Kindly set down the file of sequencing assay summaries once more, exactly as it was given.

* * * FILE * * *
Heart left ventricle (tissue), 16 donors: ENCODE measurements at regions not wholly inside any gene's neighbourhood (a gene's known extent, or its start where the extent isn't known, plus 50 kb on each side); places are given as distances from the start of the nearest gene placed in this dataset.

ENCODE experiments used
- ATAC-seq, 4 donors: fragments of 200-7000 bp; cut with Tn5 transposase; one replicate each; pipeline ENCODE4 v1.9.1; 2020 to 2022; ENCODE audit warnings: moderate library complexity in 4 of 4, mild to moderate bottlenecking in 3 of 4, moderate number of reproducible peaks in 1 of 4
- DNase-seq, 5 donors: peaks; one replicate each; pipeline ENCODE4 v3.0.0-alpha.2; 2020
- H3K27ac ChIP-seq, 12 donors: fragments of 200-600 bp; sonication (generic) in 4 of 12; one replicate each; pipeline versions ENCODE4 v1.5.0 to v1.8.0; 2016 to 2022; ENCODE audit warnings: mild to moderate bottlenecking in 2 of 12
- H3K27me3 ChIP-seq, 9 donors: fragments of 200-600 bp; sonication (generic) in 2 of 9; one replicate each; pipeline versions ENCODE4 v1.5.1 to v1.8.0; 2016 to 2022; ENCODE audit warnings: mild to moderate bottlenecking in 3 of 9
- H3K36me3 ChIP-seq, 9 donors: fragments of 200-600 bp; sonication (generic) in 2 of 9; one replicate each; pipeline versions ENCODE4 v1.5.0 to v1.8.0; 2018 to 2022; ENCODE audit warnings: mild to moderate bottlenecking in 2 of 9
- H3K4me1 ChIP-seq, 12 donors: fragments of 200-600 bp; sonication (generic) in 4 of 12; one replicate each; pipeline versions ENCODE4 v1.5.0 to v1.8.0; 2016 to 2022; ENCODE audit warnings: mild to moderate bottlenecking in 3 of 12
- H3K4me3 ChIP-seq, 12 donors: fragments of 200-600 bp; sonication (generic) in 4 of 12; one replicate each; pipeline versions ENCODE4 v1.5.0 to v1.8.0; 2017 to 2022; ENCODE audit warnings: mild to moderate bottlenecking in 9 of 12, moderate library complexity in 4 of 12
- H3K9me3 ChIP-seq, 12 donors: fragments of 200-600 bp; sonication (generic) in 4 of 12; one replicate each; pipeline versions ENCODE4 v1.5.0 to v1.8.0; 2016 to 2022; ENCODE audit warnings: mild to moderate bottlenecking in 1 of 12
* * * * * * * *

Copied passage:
Heart left ventricle (tissue), 16 donors: ENCODE measurements at regions not wholly inside any gene's neighbourhood (a gene's known extent, or its start where the extent isn't known, plus 50 kb on each side); places are given as distances from the start of the nearest gene placed in this dataset.

ENCODE experiments used
- ATAC-seq, 4 donors: fragments of 200-7000 bp; cut with Tn5 transposase; one replicate each; pipeline ENCODE4 v1.9.1; 2020 to 2022; ENCODE audit warnings: moderate library complexity in 4 of 4, mild to moderate bottlenecking in 3 of 4, moderate number of reproducible peaks in 1 of 4
- DNase-seq, 5 donors: peaks; one replicate each; pipeline ENCODE4 v3.0.0-alpha.2; 2020
- H3K27ac ChIP-seq, 12 donors: fragments of 200-600 bp; sonication (generic) in 4 of 12; one replicate each; pipeline versions ENCODE4 v1.5.0 to v1.8.0; 2016 to 2022; ENCODE audit warnings: mild to moderate bottlenecking in 2 of 12
- H3K27me3 ChIP-seq, 9 donors: fragments of 200-600 bp; sonication (generic) in 2 of 9; one replicate each; pipeline versions ENCODE4 v1.5.1 to v1.8.0; 2016 to 2022; ENCODE audit warnings: mild to moderate bottlenecking in 3 of 9
- H3K36me3 ChIP-seq, 9 donors: fragments of 200-600 bp; sonication (generic) in 2 of 9; one replicate each; pipeline versions ENCODE4 v1.5.0 to v1.8.0; 2018 to 2022; ENCODE audit warnings: mild to moderate bottlenecking in 2 of 9
- H3K4me1 ChIP-seq, 12 donors: fragments of 200-600 bp; sonication (generic) in 4 of 12; one replicate each; pipeline versions ENCODE4 v1.5.0 to v1.8.0; 2016 to 2022; ENCODE audit warnings: mild to moderate bottlenecking in 3 of 12
- H3K4me3 ChIP-seq, 12 donors: fragments of 200-600 bp; sonication (generic) in 4 of 12; one replicate each; pipeline versions ENCODE4 v1.5.0 to v1.8.0; 2017 to 2022; ENCODE audit warnings: mild to moderate bottlenecking in 9 of 12, moderate library complexity in 4 of 12
- H3K9me3 ChIP-seq, 12 donors: fragments of 200-600 bp; sonication (generic) in 4 of 12; one replicate each; pipeline versions ENCODE4 v1.5.0 to v1.8.0; 2016 to 2022; ENCODE audit warnings: mild to moderate bottlenecking in 1 of 12